Bleeding From Colon And Rectum

What is bleeding from colon and rectum?

The colon and rectum are part of your lower gastrointestinal tract. Bleeding in the colon or rectum is often a symptom that there are underlying conditions or diseases in your gastrointestinal tract rather than a condition or disease on its own. You may experience anywhere from a slight amount of bleeding which only shows up when examined microscopically to a large, life-threatening haemorrhage (loss of blood), which is considered a medical emergency.

What causes bleeding from colon and rectum?

Haemorrhoids are a common cause of bleeding in the lower gastrointestinal tract. Haemorrhoids are enlarged veins in your anal area that can rupture and result in bleeding.

Colitis is a common cause of bleeding in many cases. Colitis occurs due to inflammation or ulceration of the lining of your colon. Colitis may be caused by ulcerative colitis, Crohn’s disease, an infection, food poisoning, parasites, radiation treatment and poor blood circulation in your colon.

Anal fissure which is a tear(s) in the lining of your anus may cause bleeding of the colon and rectum as well. It is a painful condition usually caused by constipation or passing hard stools

Colon polyps are masses that grow in your colon. It may cause bleeding or develop into colorectal cancer which causes bleeding as well.

Diverticular disease can lead to bleeding in your lower gastrointestinal tract. This happens when small sacs form and push outward through the weak parts of your colon wall.

Angiodysplasia is a condition where you have abnormal or swollen blood vessels in your gastrointestinal tract. These blood vessels may become fragile and bleed quickly.

How do I know if there is bleeding from my colon and/or rectum?

Bright red blood in your stools is usually an indicator of bleeding in your lower gastrointestinal tract which is your colon and rectum. However, bleeding from your colon and rectum may not always be visible. Sometimes, you may need a stool test for occult blood loss. If the results are positive, it means blood is present in your stools. You may also experience other symptoms such as:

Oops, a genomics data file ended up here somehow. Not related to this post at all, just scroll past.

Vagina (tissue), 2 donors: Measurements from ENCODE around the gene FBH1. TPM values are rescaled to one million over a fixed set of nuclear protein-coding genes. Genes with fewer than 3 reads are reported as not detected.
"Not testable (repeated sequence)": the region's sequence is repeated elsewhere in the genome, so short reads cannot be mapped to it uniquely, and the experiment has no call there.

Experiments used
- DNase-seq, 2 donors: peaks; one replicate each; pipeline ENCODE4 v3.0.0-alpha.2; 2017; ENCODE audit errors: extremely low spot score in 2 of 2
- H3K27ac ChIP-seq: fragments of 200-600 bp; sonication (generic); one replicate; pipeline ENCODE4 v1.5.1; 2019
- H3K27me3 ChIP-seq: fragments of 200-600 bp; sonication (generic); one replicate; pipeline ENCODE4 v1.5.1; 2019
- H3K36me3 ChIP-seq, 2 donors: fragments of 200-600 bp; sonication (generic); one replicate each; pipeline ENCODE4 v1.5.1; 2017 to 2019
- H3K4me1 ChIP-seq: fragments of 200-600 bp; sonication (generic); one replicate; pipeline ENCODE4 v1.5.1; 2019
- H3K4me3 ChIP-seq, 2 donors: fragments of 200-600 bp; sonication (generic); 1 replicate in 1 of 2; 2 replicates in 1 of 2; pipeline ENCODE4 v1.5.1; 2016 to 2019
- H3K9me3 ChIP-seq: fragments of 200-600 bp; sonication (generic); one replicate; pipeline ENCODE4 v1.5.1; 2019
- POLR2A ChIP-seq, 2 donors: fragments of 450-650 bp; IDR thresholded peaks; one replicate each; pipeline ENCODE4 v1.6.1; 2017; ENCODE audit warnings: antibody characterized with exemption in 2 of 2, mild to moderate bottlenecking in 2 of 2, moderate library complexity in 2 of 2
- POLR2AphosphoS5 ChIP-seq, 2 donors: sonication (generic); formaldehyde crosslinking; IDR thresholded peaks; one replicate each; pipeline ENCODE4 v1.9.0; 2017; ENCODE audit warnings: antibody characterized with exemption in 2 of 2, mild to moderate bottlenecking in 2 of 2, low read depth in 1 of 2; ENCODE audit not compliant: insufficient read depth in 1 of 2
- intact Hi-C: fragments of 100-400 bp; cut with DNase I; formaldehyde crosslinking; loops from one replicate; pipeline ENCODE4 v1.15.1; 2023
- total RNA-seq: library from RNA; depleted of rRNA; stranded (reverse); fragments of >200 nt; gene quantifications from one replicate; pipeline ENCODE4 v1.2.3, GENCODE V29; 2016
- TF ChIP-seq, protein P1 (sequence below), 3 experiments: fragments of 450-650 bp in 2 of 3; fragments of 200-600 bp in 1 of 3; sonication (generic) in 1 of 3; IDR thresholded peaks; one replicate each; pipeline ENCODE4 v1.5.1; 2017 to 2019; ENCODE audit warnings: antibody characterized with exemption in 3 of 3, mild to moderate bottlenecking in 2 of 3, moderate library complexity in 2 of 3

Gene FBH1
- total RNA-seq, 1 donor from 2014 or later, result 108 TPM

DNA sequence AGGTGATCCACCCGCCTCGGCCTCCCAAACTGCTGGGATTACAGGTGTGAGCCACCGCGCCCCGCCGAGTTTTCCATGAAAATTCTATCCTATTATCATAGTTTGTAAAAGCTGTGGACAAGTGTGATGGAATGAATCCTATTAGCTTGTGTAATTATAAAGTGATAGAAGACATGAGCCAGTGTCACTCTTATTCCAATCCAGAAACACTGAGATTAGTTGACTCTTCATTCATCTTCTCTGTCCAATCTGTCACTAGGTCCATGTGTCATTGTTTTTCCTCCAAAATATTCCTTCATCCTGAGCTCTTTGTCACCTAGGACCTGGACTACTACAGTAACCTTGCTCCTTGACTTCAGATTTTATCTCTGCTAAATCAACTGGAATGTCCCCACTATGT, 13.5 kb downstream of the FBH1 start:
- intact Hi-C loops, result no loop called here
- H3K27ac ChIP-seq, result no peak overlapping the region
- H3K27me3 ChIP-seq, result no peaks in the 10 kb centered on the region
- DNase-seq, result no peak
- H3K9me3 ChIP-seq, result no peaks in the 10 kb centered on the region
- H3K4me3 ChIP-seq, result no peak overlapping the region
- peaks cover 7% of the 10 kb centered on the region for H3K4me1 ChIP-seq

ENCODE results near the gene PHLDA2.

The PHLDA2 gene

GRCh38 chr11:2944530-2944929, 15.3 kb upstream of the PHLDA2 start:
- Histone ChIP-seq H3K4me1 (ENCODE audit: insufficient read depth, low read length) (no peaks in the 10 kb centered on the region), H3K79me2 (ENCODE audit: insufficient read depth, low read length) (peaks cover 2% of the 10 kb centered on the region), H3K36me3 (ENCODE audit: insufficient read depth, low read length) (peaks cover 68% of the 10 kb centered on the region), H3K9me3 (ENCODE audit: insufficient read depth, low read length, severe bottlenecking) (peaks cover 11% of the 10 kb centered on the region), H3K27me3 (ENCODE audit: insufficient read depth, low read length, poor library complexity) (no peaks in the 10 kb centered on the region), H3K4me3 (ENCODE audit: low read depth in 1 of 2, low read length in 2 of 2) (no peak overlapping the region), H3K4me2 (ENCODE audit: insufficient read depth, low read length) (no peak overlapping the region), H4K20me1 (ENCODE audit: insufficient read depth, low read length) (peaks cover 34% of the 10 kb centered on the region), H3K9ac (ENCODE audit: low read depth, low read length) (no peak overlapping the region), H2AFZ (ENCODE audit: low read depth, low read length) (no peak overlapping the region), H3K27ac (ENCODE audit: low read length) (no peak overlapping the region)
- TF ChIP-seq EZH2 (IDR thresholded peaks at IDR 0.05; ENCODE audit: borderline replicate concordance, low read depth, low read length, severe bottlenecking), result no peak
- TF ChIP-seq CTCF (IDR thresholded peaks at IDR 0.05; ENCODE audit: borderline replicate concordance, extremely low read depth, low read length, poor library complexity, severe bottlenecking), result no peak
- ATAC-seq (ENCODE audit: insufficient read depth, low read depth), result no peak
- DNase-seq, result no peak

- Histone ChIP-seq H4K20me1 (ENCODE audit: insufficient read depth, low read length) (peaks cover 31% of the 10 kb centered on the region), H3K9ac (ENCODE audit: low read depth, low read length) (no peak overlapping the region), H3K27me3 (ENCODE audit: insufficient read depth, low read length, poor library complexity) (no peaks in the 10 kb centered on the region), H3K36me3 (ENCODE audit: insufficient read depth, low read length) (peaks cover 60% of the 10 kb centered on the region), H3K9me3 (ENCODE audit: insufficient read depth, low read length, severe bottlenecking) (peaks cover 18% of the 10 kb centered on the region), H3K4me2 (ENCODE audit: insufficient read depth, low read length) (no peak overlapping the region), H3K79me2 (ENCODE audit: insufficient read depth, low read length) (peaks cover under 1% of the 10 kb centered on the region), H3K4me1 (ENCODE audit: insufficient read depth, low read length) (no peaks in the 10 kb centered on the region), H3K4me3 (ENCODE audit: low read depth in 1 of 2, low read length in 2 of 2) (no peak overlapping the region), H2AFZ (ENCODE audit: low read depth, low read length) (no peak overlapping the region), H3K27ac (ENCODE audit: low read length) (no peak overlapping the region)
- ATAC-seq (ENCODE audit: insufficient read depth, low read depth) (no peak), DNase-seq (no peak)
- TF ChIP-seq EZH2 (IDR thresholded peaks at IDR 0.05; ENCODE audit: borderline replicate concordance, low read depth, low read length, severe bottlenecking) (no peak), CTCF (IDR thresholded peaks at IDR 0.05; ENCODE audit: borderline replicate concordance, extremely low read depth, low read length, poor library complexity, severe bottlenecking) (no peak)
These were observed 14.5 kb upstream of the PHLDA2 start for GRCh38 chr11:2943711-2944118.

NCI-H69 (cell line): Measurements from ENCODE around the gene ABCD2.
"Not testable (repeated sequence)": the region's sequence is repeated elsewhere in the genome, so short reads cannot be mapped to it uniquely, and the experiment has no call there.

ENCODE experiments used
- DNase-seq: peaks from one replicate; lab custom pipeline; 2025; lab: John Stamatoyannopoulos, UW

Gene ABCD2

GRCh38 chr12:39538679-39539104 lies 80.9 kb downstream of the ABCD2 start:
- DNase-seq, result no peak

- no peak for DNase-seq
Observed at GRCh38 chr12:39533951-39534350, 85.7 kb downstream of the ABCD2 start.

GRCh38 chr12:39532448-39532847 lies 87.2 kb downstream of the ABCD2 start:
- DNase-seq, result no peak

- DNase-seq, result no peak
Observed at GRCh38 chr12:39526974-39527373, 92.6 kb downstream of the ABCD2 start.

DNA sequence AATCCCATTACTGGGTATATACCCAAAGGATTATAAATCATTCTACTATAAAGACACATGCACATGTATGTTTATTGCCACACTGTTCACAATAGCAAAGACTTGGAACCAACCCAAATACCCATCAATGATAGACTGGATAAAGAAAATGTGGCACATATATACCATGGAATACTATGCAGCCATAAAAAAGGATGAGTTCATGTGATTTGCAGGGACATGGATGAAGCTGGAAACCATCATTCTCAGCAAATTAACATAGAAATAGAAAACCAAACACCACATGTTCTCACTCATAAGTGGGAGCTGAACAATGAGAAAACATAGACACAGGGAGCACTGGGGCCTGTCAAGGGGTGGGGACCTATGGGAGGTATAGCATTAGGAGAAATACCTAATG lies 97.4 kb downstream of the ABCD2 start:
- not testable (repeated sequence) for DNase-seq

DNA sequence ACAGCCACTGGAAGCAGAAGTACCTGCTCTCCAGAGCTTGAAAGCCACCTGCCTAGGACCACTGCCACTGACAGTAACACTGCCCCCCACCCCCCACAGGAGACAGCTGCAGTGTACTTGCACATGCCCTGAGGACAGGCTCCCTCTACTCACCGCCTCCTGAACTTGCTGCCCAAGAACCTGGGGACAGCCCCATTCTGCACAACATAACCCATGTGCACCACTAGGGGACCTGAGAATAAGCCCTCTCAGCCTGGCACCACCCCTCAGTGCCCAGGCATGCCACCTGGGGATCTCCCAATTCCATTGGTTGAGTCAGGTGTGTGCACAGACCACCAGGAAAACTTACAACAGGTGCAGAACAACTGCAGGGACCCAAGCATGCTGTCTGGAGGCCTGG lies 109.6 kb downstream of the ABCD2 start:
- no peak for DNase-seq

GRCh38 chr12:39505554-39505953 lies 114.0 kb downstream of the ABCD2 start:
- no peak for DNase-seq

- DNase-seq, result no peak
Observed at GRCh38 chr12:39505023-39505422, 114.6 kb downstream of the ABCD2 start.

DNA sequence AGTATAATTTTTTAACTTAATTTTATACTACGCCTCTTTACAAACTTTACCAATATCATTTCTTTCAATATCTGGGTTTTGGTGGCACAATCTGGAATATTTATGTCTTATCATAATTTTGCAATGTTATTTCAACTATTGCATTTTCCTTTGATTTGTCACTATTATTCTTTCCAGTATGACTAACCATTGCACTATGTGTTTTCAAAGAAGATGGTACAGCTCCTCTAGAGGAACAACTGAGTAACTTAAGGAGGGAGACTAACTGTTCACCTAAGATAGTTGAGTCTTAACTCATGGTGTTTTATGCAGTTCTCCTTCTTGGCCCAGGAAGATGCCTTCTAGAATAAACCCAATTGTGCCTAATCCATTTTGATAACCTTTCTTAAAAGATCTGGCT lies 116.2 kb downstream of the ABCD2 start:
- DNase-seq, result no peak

• Change in colour of stools to red, black or maroon
  • Rectal pain
  • Diarrhoea or abdominal cramps
  • Fainting
  • Feeling dizzy, light-headed or confused
  • Palpitations or rapid heartbeat

How is bleeding of the colon and rectum diagnosed?

Your doctor may carry out a colonoscopy to diagnose and determine the cause of bleeding of the colon and rectum. During colonoscopy, a small, flexible tube with a camera attached at one end will be inserted into your rectum. This enables your doctor to view your entire colon. A tissue sample of your colon, also known as biopsy, might be taken for further testing.

What is the treatment for bleeding of the colon and rectum?

If there is acute bleeding, the treatment of significant blood loss will start with stabilising the patient’s condition. Oxygen will be provided and the patient’s heart rate will be monitored. An IV will be used to administer fluids to the patient and possibly for a blood transfusion.

Endoscopic therapy may be used for moderate to massive bleeding of the colon or rectum. During endoscopy, clips, chemicals, thermal probe or adrenaline infusion may be directly applied. For instance, an endoscope may be used to guide the needle injecting chemicals into the affected area. Your doctor may also use heat to treat or cauterise the area that is bleeding and the surrounding tissue via the endoscope, or place a clip onto a bleeding blood vessel.

Most cases of bleeding can be treated. Once the cause of bleeding has been identified via colonoscopy, you may be required to undergo surgery to cure the underlying condition which causes the bleeding.

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